Two members of Lander University's nursing faculty received doctoral degrees in 2012, and they agree it would have been impossible to successfully complete the demanding curriculum and study requirements without the support and encouragement of their families.
Holisa Wharton, of Abbeville, and Liz McDowell, of Greenville, are assistant professors in Lander's William Preston Turner School of Nursing. They are the fifth and sixth members of the school's current faculty with doctorates.
Wharton described her degree as "a family Ph.D." Her husband, Calvin, was a stay-at-home dad for four years while she taught at Lander, attended classes and studied, caring for their three daughters, ages 13, 11 and 9. In fact, he returned to work soon after she received her degree.
A nurse for 13 years, Wharton joined the Lander faculty in the summer of 2011. She graduated from Wofford College with a biology degree and received her bachelor's in nursing from the University of South Carolina Upstate. She has a master's from Clemson University where she received her Ph.D. in health care genetics, one of only two students accepted into that new degree program.
Wharton is the first member of her family to go to college and she is especially proud that she was the only black woman in many of her doctoral study classes.
Wharton has a special interest in hereditary cancer, especially
prostate cancer, which has affected several men in her family. In addition to teaching, she plans to continue her research on prostate cancer among black men, whose mortality rate from the disease is twice the average of whites.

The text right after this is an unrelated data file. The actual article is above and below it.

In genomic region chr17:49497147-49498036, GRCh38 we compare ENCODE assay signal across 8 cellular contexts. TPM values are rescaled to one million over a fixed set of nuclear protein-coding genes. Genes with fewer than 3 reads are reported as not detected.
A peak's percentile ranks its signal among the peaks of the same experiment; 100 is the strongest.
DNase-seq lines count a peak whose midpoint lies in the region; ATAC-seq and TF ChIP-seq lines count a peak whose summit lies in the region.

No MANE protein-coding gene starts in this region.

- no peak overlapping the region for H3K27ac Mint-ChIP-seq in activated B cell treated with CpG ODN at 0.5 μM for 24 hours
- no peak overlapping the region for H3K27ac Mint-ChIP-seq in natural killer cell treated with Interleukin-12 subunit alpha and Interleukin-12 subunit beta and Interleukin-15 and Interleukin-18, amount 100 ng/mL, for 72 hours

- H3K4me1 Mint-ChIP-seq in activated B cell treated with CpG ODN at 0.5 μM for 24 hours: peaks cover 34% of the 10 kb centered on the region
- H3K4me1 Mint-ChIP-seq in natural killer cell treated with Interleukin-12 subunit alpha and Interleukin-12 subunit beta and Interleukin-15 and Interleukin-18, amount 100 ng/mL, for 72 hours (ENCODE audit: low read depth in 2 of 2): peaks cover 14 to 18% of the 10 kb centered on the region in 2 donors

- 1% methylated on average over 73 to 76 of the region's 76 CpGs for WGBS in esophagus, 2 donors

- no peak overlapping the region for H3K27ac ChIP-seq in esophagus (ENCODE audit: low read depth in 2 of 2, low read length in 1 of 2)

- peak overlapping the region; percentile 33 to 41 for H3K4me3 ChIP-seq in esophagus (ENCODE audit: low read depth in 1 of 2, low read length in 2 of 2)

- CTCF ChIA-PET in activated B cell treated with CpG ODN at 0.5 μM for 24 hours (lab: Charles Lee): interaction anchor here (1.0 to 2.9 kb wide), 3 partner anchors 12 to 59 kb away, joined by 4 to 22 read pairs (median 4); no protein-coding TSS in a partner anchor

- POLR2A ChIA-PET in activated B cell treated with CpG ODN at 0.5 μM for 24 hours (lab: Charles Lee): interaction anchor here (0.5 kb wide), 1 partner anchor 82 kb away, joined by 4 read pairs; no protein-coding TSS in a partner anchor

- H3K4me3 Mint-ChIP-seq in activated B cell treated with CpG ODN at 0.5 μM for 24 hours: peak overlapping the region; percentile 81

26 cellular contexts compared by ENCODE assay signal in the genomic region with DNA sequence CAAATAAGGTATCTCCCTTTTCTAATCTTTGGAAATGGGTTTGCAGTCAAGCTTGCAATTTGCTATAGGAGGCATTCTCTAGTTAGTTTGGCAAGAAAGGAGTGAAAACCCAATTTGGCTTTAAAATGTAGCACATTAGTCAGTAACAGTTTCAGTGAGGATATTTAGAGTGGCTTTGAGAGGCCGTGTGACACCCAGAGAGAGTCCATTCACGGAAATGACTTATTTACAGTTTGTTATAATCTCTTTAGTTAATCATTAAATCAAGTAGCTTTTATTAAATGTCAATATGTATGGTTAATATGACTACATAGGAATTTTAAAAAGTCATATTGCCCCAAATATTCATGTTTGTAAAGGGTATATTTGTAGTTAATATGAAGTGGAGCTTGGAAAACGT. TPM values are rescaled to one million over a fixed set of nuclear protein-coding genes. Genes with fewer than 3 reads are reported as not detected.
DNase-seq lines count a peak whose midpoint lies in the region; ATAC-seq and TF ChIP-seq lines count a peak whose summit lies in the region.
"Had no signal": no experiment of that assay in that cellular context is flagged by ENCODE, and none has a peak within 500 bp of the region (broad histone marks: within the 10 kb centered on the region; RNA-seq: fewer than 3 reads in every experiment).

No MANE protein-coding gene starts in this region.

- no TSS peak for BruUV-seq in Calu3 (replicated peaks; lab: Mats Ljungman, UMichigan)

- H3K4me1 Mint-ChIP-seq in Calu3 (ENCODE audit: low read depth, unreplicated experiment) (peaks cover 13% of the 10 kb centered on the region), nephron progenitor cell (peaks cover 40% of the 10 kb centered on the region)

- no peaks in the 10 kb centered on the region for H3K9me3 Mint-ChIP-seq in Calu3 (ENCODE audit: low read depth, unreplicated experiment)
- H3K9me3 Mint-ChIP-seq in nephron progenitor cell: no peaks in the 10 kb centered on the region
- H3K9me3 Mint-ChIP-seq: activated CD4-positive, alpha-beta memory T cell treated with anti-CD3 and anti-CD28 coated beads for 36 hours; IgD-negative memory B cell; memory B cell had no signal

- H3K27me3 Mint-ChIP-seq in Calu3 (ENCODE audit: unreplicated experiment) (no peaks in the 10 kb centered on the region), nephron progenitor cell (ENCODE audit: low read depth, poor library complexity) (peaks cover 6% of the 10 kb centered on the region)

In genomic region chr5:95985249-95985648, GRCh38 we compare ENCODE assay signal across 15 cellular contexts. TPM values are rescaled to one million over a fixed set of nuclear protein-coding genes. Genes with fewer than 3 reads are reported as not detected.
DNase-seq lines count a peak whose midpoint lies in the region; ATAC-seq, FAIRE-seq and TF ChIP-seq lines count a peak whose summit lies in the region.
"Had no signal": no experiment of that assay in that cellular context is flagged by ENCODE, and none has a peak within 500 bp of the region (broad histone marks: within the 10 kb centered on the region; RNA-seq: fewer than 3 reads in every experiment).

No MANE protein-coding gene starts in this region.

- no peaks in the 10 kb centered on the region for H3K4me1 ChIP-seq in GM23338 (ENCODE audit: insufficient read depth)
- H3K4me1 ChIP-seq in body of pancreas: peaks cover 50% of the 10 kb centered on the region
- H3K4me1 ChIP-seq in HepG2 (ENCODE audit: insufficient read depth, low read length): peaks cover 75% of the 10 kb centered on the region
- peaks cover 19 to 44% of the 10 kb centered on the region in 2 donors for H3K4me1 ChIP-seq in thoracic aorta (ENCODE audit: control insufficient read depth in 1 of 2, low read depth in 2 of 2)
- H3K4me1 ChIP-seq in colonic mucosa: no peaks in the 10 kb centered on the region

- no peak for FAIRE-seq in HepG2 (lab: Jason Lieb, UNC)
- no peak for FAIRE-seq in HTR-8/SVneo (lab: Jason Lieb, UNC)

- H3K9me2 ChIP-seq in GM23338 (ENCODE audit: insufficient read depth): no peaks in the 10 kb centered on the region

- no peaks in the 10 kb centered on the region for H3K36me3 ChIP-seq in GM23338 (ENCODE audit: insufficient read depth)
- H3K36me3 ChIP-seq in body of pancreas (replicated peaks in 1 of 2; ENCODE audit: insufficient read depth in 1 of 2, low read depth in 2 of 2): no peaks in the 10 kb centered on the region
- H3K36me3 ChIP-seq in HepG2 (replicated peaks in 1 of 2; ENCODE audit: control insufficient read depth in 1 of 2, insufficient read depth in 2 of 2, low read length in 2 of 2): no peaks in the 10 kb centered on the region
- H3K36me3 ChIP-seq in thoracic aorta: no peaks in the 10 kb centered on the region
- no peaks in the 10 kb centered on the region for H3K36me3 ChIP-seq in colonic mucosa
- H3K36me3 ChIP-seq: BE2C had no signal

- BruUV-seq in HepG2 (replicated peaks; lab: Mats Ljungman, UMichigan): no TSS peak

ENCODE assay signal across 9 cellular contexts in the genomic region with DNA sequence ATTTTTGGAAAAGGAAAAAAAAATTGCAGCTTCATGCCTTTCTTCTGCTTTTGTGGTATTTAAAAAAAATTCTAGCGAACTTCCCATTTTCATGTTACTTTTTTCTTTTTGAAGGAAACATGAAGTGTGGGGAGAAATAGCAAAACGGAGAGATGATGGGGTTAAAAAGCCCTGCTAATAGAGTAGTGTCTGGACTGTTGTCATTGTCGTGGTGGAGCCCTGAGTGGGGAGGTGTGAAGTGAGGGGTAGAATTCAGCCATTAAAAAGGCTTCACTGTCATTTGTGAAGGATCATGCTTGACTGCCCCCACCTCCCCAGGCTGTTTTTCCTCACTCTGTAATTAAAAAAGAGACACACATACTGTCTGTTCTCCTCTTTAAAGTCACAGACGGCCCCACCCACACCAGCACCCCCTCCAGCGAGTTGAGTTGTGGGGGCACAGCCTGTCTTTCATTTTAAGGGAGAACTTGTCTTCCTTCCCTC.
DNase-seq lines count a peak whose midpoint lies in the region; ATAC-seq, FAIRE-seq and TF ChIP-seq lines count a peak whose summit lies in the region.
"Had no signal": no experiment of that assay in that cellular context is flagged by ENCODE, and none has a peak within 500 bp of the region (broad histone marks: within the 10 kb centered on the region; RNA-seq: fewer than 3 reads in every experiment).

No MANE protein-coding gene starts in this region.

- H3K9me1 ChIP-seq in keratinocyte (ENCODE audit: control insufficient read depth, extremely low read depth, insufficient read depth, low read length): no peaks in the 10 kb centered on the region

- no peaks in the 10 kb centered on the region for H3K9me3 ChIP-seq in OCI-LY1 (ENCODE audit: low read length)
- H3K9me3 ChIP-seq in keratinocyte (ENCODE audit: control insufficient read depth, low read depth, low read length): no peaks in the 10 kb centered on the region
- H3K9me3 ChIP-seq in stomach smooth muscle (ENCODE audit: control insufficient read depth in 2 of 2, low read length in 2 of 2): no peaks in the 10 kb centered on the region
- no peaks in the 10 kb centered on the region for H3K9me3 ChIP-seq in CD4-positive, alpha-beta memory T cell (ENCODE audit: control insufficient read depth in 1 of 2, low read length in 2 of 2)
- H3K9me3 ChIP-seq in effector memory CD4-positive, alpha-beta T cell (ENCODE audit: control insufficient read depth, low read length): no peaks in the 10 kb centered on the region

She holds a part-time position as a medical-surgical nurse at Self Regional Healthcare and teaches medical-surgical nursing at Lander.
Wharton said, "I have the best of both worlds because I take care of hospital patients directly and care for even more patients through my students as they perform their clinical nursing requirements." She added, "My students are an extension of me."
Liz McDowell joined Lander's nursing faculty in the summer of 2012, three months after receiving her doctorate from Vanderbilt University. Early in her career, she received a nursing diploma and worked in clinical nursing at Greenville General Hospital, later to become Greenville Memorial Hospital.
She has four children and five grandchildren. In 1996, at the urging of her daughter, McDowell resumed her education, and mother and daughter were in college at the same time. Her daughter later obtained a law degree.
McDowell received a bachelor's degree in nursing from the University of South Carolina in 2000. Later, after experiencing a call to the ministry, she obtained a master's of divinity degree from Vanderbilt. While not an ordained minister, she periodically presides at weddings and funerals at her church, St. James Episcopal Church in Greenville.
McDowell taught nursing at ECPI University in Greenville for four years while she finishing her doctoral dissertation. Earlier, she spent 10 years with the S.C. Department of Corrections in psychiatric and mental health nursing, which she described as her passion. She also worked for four years in a state program whose patients were individuals who had been found not guilty of crimes by reason of insanity.
Medical-surgical nursing, trends in nursing and nursing research are among the courses McDowell teaches at Lander, and most of her students are first year nursing students. She said she enjoys their reactions to learning something new, and values their feedback and hearing fresh, new ideas. She added, "I love teaching."